Masses connected to ideal springs and simple pendulums are examples of Simple Harmonic Oscillators. When set into motion the masses will oscillate back and forth in a predictable sinusoidal way. These two systems provide excellent case studies in SHO.

Check out the mesmerizing Double Pendulum

https://www.youtube.com/watch?v=hXOEoH5q3Hw

## Pre-lecture Study Resources

Watch the pre-lecture videos and read through the OpenStax text before doing the pre-lecture homework or attending class.

### BoxSand Videos

## Required Videos

## Suggested Supplemental Videos

### Learning Objectives

## Summary

Summary

## Atomistic Goals

Students will be able to...

### BoxSand Introduction

## Oscillations | Springs and Pendulums

A Simple Harmonic Oscillator is a system where the restoring force acting on the object is linear with respect to displacement and it's potential energy is quadratic with respect to displacement. Masses connected to springs and simple pendulums behave this way and thus provide excellent case studies into the features of SHO.

--**Springs**--

Recall the force acting on an object fixed to the end of a spring is $|F^s| = k |\Delta x|$, where x is the displacement from equilibrium and k is the spring constant. Also recall that the potential energy is $U^s=\frac{1}{2}kx^2$. Here the displacement variable is a position measured by distance. The kinematic equations describing the motion are sinusodial, as expected for all SHO. In general, all SHO have an angular velocity $\omega=\frac{2 \pi}{T}$, where T is the period. For a spring specific system, there is also the useful relationship below.

Here you see $\omega$ (and thus T) is independent of the energy of the system. This is an expected feature among SHO where the period is independent of the amplitude, and thus energy, of the oscillation.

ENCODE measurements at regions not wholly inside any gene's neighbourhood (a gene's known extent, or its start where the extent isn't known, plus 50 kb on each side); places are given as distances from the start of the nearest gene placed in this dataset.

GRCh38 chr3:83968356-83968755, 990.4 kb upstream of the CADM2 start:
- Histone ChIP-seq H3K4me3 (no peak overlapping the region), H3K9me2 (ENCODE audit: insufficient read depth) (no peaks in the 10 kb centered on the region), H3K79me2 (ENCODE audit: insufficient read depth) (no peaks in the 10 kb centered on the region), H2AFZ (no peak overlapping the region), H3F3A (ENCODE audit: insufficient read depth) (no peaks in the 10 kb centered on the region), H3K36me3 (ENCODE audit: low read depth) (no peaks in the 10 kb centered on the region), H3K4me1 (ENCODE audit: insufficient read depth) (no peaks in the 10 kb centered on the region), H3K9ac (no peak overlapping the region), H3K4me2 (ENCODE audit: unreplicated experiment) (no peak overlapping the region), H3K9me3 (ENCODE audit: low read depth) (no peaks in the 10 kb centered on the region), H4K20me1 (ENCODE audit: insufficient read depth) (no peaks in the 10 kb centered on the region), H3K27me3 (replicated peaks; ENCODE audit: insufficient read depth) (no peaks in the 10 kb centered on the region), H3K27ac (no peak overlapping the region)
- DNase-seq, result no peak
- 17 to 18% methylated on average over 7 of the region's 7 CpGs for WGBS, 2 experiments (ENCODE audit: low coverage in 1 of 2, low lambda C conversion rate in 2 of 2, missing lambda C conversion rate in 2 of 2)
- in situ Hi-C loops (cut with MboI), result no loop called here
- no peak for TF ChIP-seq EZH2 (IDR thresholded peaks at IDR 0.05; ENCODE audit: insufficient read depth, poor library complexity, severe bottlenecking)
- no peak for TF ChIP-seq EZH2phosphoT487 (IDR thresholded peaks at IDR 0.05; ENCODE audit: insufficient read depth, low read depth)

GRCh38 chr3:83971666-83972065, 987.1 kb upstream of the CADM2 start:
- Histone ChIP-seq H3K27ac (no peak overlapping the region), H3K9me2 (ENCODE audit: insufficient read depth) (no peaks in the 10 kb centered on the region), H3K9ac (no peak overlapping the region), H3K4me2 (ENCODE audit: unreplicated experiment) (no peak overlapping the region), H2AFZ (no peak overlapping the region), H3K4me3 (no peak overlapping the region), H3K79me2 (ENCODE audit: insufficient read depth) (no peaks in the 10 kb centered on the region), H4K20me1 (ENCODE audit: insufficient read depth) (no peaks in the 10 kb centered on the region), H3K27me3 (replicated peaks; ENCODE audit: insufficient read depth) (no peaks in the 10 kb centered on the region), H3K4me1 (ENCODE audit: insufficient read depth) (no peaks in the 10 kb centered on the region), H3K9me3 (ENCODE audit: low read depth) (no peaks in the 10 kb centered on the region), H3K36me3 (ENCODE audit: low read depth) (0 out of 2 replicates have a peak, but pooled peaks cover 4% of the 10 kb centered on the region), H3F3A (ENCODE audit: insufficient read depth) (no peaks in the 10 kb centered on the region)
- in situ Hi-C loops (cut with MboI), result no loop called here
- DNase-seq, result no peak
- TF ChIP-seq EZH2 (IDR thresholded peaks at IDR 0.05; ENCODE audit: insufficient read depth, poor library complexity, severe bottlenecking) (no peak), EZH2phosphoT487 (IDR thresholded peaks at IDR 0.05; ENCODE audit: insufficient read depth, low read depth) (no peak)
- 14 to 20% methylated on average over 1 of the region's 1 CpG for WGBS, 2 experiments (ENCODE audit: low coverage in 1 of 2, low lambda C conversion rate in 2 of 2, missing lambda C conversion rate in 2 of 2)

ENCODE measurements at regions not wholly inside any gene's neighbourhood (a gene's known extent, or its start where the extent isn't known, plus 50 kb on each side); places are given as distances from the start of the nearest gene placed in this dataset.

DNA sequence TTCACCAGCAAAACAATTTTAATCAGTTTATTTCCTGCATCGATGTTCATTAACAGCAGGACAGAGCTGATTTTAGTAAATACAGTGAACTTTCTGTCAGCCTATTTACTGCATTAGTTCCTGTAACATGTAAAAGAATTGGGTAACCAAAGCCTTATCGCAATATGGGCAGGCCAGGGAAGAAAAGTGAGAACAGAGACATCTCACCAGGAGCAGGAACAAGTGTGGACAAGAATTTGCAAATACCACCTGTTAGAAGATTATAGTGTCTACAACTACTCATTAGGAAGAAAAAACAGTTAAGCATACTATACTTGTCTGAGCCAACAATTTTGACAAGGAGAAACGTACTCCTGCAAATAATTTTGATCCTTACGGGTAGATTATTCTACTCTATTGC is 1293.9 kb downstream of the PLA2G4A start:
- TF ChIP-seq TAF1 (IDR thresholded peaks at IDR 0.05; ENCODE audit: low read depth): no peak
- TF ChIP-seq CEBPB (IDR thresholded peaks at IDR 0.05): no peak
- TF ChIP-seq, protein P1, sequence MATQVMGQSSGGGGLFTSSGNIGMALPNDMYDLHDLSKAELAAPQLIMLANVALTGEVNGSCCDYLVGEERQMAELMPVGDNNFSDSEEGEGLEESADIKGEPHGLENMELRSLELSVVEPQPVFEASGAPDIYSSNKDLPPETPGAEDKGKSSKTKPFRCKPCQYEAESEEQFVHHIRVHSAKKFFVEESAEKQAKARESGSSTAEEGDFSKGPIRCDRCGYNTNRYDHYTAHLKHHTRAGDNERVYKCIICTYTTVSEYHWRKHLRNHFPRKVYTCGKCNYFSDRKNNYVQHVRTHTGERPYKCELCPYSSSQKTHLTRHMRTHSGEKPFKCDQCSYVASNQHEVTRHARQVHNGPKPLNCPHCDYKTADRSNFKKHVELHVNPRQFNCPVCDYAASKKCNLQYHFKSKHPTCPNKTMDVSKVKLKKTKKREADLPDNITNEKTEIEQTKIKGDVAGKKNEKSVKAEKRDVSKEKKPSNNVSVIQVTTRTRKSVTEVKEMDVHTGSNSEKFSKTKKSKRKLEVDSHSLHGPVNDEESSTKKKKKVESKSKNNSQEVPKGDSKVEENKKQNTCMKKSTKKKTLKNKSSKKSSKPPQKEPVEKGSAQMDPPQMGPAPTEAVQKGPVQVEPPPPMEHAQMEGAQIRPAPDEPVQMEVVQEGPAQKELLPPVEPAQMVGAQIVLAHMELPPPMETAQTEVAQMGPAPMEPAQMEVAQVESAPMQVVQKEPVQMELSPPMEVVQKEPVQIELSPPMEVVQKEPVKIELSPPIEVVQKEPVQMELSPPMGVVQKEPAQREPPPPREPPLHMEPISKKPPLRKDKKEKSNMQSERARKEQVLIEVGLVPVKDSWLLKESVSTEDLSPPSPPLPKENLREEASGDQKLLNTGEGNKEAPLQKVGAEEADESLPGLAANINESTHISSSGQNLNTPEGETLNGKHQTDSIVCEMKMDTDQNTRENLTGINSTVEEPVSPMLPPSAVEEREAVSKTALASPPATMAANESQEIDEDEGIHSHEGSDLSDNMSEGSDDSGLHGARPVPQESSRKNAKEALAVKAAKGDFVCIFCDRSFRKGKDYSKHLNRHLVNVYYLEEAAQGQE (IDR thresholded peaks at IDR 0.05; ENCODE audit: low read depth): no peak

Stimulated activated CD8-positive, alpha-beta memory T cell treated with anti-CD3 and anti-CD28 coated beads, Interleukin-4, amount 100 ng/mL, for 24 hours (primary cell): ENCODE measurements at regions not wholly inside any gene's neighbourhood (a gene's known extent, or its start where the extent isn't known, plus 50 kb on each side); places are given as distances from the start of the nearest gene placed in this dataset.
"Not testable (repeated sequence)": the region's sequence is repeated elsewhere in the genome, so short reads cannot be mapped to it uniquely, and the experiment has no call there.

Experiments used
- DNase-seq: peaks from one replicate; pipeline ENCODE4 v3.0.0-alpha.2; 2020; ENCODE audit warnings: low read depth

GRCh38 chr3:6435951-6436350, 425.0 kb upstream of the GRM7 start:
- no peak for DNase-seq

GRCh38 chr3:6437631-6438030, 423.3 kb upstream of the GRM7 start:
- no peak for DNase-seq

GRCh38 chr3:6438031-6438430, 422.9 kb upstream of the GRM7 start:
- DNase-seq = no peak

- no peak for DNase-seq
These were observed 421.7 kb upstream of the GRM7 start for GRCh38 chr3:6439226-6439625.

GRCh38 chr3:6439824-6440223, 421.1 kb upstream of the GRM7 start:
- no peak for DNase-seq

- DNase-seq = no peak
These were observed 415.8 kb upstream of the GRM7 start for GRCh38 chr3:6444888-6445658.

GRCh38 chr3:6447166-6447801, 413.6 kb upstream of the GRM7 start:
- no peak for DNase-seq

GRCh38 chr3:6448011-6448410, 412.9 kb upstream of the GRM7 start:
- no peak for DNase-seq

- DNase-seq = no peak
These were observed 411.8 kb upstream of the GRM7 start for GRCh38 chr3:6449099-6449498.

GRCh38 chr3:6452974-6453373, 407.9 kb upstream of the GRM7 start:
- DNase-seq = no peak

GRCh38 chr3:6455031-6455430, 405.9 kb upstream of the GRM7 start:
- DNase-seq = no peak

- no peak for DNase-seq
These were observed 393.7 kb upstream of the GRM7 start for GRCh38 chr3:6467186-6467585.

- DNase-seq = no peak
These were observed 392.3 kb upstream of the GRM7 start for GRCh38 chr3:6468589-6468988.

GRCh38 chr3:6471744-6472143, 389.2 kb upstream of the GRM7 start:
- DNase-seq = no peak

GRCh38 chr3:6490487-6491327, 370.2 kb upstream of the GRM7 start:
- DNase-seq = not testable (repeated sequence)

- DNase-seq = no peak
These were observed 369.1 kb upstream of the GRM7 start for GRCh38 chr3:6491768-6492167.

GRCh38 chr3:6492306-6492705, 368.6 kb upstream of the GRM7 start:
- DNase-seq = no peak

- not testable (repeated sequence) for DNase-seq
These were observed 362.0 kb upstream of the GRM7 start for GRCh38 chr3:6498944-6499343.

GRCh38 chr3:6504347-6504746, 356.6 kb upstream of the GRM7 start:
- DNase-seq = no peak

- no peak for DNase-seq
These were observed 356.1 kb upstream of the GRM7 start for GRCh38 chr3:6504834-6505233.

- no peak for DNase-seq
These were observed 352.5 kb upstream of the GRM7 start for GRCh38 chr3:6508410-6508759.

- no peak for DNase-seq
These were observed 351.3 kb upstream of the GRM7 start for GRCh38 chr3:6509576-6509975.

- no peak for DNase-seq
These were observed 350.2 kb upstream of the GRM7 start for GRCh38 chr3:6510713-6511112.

--**Simple Pendulums**--

A mass connected to a light string - a simple pendulum - that oscillates at small angles ($\theta < 10^0$), the net force of gravity and the string act as approximately a linear restoring force. This means the pendulum behaves like a SHO. The natural variable to track the position of the pendulum is the angle $\theta$, measured with respect to the vertical. With this as the displacement variable, the motion follows a sinusoidal form. An example for a pendulum released from rest from a positive maximum position ($\theta_{max}$) at t = 0, this would look like the following,

$\theta (t) = \theta_{max} cos(\omega t)$, where $\omega$ is the angular velocity.

All SHO have the relationship that $\omega = \frac{2 \pi}{T}$, where T is the period, but pendulums also have a useful relationship between $\omega$ and the length of the pendulum (l), and the gravitational field (g) they pendulum resides in.

Here you see $\omega$ (and thus T) is still independent of the energy of the system but also independent of the mass connected to the object. If the pendulum is raised to angles greater than 10 or 15 degrees, it no longer behaves like a SHO and the motion requires additional considerations.

## Key Equations and Infographics